Besides those reliability issues, the cost of manual generatio= n is a

big issue in the productivity of design processes.We aim at automatic generation of verification items from

specific= ations. The target specification for this study is that of a

sy= stem LSI under development at Renesas Technology Corp.

Anton Setzer: Proofs by Guarded Recursion

=20=20=20Abstract: Martin-Löf type theory (MLTT) is based on the dependent f= unction type

=20

and (inductively defined) algebraic types. In order to m= odel concepts like interaction

or object-orientation in MLTT in a dir= ect way, it is useful to add (coinductively

defined) weakly final coa= lgebras to MLTT.

We introduce formation, introduction, elimination, a= nd equality rules for weakly

final coalgebras in MLTT. We will show t= hat guarded induction is nothing but an

informal description of the i= ntroduction rules for weakly final coalgebras.

We investigate the dua= lity between algebraic and coalgebraic types in those rules:

For alge= braic types the introduction rules are simple and predicative,

the el= imination rules involve some degree of impredicativity.

There is a la= rge variety of possible elimination rules, all of which are derived

f= rom the principle of having a least set closed under the introduction rules= .

For coalgebraic types, the elimination rules are simple and predica= tive, whereas

the introduction rules involve some degree of impredica= tivity. There is a large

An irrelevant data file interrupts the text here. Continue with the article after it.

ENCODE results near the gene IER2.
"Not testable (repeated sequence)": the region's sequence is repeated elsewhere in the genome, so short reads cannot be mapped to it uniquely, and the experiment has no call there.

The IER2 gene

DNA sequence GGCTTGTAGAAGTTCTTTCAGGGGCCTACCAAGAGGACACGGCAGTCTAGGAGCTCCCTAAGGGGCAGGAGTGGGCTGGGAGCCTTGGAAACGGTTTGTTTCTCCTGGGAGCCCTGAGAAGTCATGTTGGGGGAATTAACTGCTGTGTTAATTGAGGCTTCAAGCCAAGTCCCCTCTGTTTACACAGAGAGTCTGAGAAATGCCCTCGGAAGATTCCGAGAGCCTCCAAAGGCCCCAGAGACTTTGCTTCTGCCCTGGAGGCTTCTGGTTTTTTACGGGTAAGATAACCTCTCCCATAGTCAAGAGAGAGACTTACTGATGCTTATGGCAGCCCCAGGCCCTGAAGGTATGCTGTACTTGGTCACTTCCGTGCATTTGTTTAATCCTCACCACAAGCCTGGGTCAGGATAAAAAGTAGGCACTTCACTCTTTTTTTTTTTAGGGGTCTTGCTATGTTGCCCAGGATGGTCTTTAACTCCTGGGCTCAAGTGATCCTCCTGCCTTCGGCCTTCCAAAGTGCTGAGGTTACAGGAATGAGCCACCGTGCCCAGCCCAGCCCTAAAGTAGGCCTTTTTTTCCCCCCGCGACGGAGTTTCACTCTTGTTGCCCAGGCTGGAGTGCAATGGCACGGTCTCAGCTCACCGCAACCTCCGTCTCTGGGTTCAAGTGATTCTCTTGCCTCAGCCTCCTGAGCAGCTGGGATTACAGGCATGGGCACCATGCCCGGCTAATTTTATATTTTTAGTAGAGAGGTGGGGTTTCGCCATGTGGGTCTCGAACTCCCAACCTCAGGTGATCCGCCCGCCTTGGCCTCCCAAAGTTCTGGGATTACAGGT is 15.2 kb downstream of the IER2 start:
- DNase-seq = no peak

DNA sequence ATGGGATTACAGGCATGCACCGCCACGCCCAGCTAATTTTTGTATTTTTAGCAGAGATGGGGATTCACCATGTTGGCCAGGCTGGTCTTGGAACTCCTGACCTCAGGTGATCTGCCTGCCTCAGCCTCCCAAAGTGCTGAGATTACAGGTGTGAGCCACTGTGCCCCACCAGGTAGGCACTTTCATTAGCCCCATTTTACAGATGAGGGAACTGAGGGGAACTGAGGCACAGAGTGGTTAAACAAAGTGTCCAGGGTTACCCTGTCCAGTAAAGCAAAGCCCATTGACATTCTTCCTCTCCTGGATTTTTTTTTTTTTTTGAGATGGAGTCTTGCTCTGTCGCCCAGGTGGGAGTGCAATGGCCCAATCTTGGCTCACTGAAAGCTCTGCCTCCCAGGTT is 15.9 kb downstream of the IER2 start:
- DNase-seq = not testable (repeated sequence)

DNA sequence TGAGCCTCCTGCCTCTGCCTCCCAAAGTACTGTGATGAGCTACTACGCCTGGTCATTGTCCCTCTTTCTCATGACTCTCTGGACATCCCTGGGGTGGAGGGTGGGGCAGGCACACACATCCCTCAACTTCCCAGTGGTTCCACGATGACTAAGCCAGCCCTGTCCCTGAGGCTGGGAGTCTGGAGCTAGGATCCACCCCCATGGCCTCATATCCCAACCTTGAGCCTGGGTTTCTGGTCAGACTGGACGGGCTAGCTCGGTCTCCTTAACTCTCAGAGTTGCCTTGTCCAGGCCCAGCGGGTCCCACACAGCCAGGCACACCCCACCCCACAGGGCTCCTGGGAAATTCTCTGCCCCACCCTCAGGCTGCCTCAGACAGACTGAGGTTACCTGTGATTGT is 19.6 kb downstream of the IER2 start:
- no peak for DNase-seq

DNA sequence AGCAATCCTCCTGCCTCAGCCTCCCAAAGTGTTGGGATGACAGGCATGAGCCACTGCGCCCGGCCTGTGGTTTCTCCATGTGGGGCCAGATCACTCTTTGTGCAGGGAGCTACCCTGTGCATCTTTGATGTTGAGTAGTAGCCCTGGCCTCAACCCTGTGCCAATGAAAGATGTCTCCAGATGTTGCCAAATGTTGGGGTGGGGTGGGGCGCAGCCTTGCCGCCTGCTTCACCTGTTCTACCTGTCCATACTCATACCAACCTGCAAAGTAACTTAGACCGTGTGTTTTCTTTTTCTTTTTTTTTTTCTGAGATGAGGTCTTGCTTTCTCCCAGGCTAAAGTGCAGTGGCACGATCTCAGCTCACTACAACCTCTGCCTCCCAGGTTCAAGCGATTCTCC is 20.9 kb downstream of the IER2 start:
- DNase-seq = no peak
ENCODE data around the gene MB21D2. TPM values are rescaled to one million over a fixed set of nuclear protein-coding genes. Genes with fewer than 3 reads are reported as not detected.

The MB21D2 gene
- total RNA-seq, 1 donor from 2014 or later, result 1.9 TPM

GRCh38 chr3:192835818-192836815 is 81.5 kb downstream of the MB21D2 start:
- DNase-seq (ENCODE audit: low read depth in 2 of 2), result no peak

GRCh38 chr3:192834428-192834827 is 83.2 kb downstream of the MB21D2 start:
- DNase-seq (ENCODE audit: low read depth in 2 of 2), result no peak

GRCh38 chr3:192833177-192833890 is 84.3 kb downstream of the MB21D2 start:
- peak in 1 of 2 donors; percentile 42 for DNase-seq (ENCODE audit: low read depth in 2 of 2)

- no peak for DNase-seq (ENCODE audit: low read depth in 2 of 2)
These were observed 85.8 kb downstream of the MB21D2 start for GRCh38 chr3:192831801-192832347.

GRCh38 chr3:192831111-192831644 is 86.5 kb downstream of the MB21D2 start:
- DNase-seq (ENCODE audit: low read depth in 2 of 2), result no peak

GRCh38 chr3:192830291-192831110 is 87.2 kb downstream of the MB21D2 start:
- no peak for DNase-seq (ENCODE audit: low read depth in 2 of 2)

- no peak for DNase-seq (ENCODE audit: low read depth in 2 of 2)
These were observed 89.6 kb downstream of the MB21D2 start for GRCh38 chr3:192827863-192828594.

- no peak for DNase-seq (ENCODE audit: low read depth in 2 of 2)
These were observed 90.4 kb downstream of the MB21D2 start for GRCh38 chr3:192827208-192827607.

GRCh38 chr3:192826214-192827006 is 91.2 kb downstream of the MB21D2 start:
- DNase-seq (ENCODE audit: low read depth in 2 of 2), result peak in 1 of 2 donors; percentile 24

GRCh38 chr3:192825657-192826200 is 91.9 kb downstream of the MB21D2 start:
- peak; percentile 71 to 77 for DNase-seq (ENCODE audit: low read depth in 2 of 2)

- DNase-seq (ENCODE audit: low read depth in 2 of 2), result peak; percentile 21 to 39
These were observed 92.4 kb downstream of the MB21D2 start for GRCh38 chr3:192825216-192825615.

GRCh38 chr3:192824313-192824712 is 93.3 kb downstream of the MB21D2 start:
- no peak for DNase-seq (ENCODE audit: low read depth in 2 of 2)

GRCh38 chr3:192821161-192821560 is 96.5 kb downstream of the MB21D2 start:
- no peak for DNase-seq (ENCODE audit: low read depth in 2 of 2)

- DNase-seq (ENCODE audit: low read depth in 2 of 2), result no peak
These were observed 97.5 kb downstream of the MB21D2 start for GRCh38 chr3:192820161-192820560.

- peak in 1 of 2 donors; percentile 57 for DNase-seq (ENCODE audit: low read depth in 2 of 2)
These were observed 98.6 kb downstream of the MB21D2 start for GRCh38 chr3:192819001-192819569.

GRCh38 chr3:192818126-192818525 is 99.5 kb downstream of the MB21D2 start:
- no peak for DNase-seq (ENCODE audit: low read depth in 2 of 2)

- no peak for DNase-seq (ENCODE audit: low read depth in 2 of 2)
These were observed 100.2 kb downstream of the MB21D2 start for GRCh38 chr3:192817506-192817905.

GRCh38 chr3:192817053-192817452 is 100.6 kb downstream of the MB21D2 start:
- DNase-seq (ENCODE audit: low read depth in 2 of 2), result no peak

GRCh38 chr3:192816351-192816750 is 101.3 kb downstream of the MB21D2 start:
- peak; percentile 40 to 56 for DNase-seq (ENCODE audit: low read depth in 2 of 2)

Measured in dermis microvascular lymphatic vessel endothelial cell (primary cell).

variety of possible introduction rules, all = of which are derived from the principle

of having the largest set all= owing the elimination principle.We introduce a model of the extension of MLTT by weakly final coalgebras= , and

=20

investigate the implications for meaning explanations, namely t= he need for types,

the meaning of which is given by an elimination pr= inciple.We will then show that bisimulation is an example of a dependent weakly = final

coalgebra. We demonstrate that proofs by guarded induction of b= isimulation form

a much more intuitive way of proving bisimulation pr= operties than the usual proofs

based on the introduction of a bisimul= ation relation.

Shunsuke Yatabe: A new project on formalizing specifications

=20=20Abstract: In this talk we introduce a new on-going research project (joi= ntly with

several companies) for developing a methodology and softwar= e tools that

can improve the upper development scene of software prod= uct.

This aims to formalize a unified form of specifications of Embed= ded

Software in a proof assistant system Agda, and develop tools whic= h

assist in writing such formalized specifications.